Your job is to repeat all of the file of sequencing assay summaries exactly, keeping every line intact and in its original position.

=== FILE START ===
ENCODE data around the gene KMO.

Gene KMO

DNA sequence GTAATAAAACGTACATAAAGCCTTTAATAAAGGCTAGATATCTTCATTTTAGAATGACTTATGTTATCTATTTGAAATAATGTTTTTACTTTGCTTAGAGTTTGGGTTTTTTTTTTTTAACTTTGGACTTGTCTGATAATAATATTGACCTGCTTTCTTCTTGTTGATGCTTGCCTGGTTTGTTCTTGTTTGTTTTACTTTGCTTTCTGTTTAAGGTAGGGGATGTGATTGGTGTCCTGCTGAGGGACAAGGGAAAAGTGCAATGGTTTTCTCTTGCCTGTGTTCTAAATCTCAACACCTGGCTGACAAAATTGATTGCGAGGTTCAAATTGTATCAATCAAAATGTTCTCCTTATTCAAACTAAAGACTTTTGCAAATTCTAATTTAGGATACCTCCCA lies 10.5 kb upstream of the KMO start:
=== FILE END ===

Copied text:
ENCODE data around the gene KMO.

Gene KMO

DNA sequence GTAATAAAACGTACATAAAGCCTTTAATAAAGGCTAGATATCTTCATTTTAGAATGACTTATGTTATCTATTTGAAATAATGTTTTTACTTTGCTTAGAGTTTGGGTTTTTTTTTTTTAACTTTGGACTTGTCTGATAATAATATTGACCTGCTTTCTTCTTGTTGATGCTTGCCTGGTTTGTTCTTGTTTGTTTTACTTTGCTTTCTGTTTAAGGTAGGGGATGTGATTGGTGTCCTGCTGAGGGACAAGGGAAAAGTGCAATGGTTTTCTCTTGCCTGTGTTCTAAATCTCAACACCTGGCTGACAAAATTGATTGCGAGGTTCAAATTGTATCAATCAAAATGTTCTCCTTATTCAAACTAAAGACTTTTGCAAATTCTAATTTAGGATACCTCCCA lies 10.5 kb upstream of the KMO start: